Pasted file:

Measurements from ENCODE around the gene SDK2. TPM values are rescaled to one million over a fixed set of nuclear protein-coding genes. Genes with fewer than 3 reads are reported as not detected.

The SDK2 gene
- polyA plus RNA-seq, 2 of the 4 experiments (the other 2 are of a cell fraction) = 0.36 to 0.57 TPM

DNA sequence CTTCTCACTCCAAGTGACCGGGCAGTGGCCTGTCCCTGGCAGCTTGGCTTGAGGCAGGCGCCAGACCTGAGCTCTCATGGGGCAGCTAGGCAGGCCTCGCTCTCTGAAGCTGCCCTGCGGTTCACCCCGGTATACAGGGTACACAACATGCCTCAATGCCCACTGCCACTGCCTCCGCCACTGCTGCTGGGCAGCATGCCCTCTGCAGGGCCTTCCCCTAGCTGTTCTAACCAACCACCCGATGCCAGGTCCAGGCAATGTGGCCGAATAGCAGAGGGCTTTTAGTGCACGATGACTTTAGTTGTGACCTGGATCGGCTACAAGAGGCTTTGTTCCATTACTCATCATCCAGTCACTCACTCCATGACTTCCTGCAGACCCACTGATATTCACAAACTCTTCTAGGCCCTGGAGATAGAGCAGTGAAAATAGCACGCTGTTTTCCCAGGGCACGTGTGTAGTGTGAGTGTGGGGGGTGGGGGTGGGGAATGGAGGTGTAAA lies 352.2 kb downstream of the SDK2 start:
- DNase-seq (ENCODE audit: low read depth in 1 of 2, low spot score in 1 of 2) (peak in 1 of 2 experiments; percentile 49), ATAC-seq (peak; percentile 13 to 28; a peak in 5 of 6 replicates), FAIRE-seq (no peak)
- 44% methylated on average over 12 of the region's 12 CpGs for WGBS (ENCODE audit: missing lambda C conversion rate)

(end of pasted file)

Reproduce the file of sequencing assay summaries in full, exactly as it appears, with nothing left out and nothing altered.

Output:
Measurements from ENCODE around the gene SDK2. TPM values are rescaled to one million over a fixed set of nuclear protein-coding genes. Genes with fewer than 3 reads are reported as not detected.

The SDK2 gene
- polyA plus RNA-seq, 2 of the 4 experiments (the other 2 are of a cell fraction) = 0.36 to 0.57 TPM

DNA sequence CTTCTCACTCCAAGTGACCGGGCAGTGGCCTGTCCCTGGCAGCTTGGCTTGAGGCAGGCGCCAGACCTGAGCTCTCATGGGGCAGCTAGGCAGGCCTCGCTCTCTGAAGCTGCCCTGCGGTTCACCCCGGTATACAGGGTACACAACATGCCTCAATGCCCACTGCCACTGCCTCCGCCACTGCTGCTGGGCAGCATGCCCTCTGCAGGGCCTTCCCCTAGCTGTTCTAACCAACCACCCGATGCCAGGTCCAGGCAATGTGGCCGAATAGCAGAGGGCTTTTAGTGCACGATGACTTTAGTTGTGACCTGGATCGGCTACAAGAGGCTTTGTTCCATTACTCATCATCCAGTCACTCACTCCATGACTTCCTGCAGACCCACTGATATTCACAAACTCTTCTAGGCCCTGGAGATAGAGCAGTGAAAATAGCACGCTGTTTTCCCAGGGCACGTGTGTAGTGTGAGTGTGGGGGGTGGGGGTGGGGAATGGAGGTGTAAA lies 352.2 kb downstream of the SDK2 start:
- DNase-seq (ENCODE audit: low read depth in 1 of 2, low spot score in 1 of 2) (peak in 1 of 2 experiments; percentile 49), ATAC-seq (peak; percentile 13 to 28; a peak in 5 of 6 replicates), FAIRE-seq (no peak)
- 44% methylated on average over 12 of the region's 12 CpGs for WGBS (ENCODE audit: missing lambda C conversion rate)